Live action remakes are rewarding when done right

Dylan Newman, Staff Reporter

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I remember the time when the most exciting thing was to watch a new Disney cartoon. Today, we are given special opportunities to relive a simpler time by watching new live adaptations of the classics we’ve all grown to love.

When Seth Rogen was casted as Pumbaa for the upcoming Lion King live action rendition, I was excited to see somebody known for being goofy playing the character.

Live action remakes enable filmmakers to cast people who are perfect for roles that bring back that nostalgic feeling we all experience when watching our favorite childhood movies.

These remakes are a form of nostalgic marketing, which is a technique many companies use to bring back childhood memories from movies. Although this could lead to cash-grab endeavors that are lazily redone, it holds the potential to have consumers feel great to see it done correctly.

According to Rotten Tomatoes, 80% of audiences enjoyed the live action rendition of Beauty in the Beast. With its originality preserved along with brilliant casting for the characters, the movie is a great example of nostalgic marketing done correctly.

Unfortunately, this isn’t always the case with live action films.

The new Sonic the Hedgehog movie will hit theaters on Nov. 8. The movie’s trailer went viral and was poorly received with more dislikes than likes on Youtube.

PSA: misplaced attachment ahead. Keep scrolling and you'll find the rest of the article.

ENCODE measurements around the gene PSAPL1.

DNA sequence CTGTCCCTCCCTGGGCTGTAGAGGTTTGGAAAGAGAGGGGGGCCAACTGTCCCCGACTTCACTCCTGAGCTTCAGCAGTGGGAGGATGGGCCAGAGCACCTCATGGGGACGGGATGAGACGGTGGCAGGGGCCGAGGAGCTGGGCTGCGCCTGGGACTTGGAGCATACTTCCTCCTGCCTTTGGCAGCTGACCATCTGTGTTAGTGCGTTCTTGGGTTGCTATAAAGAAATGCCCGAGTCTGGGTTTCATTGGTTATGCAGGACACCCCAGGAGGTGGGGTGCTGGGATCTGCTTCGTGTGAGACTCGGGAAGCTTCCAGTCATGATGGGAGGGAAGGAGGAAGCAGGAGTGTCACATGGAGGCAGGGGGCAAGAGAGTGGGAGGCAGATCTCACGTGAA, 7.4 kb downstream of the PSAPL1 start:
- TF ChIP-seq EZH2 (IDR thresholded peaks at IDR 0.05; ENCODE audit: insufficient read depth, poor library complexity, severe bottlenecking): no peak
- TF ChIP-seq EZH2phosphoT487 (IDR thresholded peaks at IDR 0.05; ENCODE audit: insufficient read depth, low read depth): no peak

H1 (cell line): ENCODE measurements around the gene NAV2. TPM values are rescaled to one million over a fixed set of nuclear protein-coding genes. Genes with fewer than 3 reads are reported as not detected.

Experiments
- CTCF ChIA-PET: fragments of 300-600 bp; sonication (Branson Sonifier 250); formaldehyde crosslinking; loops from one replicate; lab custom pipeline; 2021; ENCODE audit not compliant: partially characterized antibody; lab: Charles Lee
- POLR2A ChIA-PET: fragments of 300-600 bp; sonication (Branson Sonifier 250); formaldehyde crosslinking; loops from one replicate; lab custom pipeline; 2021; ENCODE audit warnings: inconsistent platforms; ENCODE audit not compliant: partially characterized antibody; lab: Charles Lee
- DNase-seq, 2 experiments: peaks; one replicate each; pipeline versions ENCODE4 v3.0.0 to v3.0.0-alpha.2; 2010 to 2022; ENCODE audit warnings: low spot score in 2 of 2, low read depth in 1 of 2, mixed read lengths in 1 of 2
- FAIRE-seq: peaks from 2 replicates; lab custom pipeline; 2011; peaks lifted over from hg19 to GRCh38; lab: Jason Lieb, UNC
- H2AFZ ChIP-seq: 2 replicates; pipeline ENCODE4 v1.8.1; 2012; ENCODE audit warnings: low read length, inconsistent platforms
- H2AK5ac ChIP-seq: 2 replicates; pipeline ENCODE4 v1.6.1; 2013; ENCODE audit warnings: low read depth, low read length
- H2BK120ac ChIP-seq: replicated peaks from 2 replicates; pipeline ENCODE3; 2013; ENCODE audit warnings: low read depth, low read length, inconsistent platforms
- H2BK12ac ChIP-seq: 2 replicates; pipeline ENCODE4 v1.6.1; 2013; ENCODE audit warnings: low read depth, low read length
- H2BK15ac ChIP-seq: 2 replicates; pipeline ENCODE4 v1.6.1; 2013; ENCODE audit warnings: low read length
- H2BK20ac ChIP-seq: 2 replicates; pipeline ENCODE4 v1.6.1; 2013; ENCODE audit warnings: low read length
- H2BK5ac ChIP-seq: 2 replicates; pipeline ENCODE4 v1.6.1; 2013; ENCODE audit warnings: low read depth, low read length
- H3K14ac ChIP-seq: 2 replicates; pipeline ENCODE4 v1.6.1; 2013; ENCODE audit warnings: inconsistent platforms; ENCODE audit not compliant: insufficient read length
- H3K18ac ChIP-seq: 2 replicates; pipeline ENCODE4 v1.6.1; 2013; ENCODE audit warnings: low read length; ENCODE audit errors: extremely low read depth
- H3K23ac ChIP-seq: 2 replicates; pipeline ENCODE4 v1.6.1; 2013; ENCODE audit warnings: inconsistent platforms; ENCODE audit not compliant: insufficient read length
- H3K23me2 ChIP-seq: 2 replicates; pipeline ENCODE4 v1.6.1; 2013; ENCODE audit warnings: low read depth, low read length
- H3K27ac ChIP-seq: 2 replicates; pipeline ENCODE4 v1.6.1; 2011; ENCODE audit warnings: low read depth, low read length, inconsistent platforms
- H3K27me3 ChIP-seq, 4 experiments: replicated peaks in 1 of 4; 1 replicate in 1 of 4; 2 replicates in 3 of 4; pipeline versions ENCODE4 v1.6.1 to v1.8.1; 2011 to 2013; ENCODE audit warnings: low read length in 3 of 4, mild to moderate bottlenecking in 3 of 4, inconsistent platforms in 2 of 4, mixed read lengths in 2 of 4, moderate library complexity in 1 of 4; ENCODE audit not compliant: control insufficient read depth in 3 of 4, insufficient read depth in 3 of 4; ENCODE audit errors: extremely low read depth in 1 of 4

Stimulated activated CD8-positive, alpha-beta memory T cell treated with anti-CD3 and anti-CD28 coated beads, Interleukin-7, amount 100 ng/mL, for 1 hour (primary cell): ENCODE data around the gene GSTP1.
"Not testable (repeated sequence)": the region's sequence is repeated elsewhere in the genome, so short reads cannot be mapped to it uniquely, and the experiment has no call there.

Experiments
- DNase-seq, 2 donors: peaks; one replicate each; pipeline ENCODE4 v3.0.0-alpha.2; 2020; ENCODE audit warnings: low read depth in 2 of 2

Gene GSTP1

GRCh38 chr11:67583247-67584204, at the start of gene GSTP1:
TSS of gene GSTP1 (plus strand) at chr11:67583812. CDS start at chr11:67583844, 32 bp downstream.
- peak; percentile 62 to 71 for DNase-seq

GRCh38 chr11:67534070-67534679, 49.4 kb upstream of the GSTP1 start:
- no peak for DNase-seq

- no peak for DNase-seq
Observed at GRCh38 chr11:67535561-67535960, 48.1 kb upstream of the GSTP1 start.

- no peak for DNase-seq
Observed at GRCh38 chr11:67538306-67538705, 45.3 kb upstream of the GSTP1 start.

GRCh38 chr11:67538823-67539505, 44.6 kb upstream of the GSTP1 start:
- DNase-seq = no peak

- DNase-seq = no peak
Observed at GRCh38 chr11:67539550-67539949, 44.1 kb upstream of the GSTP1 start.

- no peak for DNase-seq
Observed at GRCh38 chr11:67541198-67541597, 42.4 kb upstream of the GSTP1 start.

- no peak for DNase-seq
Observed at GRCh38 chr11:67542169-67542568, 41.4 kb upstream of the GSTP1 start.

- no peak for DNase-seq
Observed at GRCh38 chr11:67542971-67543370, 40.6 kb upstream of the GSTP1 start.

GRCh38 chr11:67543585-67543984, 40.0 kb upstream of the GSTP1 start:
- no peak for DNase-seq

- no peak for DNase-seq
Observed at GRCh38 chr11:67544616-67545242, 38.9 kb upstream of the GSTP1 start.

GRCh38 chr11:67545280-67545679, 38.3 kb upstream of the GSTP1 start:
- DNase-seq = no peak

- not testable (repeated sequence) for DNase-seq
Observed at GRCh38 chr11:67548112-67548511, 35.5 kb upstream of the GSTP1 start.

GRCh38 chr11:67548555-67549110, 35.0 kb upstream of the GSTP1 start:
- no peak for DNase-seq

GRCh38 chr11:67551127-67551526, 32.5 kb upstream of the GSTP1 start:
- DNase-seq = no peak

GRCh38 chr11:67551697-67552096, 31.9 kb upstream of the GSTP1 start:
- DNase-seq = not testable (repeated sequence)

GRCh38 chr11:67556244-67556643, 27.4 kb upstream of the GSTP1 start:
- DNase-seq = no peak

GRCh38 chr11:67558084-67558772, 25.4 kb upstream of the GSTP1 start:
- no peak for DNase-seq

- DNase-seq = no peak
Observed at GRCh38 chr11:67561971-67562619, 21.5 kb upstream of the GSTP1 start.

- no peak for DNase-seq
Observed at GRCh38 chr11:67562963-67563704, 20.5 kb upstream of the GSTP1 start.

The animation quality of Sonic was a poor quality representation of what Sega originally produced in the past. This caused major backlash from comments saying how its developers ruined Sonic for fans of the series.

Jeff Fowler, director and executive producer on the project, said on Twitter they will be changing the poor animation presented in the trailer. It’s respectable to see them making changes in order to preserve beloved characters of many people’s childhoods rather than brushing it over.

Nostalgic marketing and live action remakes are worthwhile when done right. People enjoy seeing well crafted reprises of their favorites, not underdeveloped shots in the dark.

With an Aladdin remake hitting theaters this month on May 24, fingers are crossed for a well put together film that brings back the special feeling of being a kid again.

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